I’d think that learning a few bible passages would be useful. I wouldn’t bother with the OT. There is a lot of contradictory stuff there. There are many passages in the NT that have very humbling effects. Here is one I found while reading an interview with Jim Wallis:

    Jesus says, “I was hungry. I was thirsty. I was naked. I was a stranger. I was sick. I was in prison. You didn’t come to me. You didn’t feed me. You didn’t clothe me.” And the people said, “Lord, when did we see you hungry and thirsty and naked and a stranger and sick and in prison?” He says, “As you’ve done to the least of these, you’ve done to me.” – Matthew 25 [verses 42-45]

    As for speeches by former presidents, there was a nice quote from one by Abraham Lincoln that was mentioned on “Meet the Press.” Tim Russert was interviewing Al Sharpton, Jerry Falwell, Jim Wallis, and Richard Land about moral values. The quote was given by Richard Land in response to a question about whether GW was given the stamp of approval by God. After setting the GW quote straight ( which was surprisingly humble- “the presidency is a sacrifice, not a reward” ), he quoted Lincoln:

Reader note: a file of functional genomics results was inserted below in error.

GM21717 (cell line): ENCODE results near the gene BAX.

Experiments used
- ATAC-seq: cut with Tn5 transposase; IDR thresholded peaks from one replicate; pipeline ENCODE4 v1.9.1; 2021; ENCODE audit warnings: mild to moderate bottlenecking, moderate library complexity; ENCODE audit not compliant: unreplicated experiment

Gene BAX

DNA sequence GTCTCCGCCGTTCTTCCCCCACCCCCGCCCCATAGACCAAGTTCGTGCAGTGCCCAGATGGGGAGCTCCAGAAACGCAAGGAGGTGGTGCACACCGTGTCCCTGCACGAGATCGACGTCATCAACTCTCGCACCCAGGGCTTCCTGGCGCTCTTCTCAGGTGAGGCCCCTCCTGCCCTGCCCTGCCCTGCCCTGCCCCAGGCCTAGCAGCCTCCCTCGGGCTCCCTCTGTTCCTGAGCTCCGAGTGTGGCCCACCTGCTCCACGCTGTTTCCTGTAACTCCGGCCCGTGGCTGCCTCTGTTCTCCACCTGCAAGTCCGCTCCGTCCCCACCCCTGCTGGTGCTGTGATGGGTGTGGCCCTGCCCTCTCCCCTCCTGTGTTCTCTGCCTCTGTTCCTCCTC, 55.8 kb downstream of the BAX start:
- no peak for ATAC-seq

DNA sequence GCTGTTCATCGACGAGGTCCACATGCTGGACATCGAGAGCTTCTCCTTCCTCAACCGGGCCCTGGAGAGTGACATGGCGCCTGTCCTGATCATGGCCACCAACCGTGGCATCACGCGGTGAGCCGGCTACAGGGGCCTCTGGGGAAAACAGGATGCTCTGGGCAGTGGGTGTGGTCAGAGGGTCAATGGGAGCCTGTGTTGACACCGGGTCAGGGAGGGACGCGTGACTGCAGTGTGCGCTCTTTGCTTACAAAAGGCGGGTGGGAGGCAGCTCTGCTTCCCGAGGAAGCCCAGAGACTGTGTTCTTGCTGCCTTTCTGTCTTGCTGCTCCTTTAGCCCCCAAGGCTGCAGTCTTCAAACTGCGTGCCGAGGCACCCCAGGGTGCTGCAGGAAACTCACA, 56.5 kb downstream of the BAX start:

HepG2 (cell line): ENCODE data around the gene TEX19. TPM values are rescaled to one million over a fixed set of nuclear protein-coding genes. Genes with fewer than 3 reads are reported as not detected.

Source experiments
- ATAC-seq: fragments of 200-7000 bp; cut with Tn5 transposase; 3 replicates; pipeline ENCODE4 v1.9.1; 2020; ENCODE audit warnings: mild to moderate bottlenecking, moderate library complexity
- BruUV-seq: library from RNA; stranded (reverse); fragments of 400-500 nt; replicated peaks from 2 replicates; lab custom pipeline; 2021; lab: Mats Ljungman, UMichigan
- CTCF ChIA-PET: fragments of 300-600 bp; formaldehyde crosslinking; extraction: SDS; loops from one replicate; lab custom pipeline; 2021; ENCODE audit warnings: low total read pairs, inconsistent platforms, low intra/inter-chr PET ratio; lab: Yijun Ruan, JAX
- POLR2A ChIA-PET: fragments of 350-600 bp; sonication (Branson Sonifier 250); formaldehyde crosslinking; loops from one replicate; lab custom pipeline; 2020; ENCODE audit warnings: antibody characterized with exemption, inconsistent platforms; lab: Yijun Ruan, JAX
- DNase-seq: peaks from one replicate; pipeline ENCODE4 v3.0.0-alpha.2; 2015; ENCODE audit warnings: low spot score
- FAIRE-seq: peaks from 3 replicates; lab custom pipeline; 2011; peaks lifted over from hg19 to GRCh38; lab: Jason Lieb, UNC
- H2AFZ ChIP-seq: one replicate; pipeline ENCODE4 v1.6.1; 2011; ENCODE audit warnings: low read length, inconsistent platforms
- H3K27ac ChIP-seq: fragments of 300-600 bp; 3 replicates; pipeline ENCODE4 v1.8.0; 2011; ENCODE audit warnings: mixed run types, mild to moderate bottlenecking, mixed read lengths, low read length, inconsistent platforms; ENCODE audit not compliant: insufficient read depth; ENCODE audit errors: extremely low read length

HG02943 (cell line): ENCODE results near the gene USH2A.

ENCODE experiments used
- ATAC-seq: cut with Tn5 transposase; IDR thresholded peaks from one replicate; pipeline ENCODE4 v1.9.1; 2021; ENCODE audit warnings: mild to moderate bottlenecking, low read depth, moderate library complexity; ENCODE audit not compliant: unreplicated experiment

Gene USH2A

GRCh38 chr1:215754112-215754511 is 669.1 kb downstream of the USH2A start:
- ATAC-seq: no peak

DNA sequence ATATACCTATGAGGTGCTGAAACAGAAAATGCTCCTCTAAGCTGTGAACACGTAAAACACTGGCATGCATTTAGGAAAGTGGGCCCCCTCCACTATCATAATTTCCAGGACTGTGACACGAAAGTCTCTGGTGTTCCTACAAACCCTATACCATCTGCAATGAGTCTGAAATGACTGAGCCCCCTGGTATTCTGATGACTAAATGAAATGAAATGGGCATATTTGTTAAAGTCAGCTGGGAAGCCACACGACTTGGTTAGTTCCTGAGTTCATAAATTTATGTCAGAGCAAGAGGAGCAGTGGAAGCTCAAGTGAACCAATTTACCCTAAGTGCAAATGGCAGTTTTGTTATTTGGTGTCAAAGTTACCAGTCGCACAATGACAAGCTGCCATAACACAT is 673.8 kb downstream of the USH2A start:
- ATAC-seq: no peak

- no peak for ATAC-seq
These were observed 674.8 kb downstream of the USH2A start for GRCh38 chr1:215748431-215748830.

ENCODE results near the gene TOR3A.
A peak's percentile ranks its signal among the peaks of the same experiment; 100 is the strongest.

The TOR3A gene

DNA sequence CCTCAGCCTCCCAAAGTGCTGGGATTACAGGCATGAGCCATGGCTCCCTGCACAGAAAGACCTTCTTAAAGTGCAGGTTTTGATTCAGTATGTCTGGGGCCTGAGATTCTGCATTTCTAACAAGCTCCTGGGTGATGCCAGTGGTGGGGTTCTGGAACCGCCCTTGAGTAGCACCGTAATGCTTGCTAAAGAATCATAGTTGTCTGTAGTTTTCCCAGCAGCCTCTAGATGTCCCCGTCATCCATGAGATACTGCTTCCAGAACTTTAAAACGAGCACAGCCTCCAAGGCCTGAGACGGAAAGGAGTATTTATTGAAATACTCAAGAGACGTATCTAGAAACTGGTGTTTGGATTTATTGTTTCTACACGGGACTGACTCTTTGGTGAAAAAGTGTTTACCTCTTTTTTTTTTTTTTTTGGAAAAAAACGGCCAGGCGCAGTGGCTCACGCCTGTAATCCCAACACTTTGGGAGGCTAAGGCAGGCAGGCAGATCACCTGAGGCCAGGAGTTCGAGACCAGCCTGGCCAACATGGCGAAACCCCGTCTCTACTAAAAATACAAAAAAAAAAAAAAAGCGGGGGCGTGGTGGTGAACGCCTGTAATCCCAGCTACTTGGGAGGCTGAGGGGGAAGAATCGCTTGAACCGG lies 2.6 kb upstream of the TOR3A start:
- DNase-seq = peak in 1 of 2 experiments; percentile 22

“In this war that we’ve been in, both sides think God’s on their side.

  15. Doug Skinner
    Posted November 30, 2004 at 8:09 am | Permalink

    More suggestions:

    Any textbook on scientific method (for techniques of observation and analysis), followed by some Korzybski to get a taste of non-Aristotelian logic: very useful!

    The Bible and the Koran: you’d be surprised how few people have read them.

    Some good old-fashioned atheistic and agnostic texts (Ingersoll, Joseph McCabe, Clarence Darrow, Thomas Paine, etc.): our true American heritage, in spite of what the fundies say.

    And a more topical choice:
    Alexandra Robbins’s “Secrets of the Tomb.” It debunks the sensational rumors about the Skull & Bones, and reports its real history of a power elite based on crony capitalism.

  16. Dave Morris
    Posted November 30, 2004 at 8:15 am | Permalink

    Just wanted to point out also that an interpretation of God is that he is Reason- Logos. It is a very beautiful idea – that the universe is ordered.

    So for those who get a shiver when the word God is used, quietly replace it with Reason and see if it shakes out.

    ( I once had a logic professor that was an atheist. What a nice contradiction.)

  17. [steph]
    Posted November 30, 2004 at 8:47 am | Permalink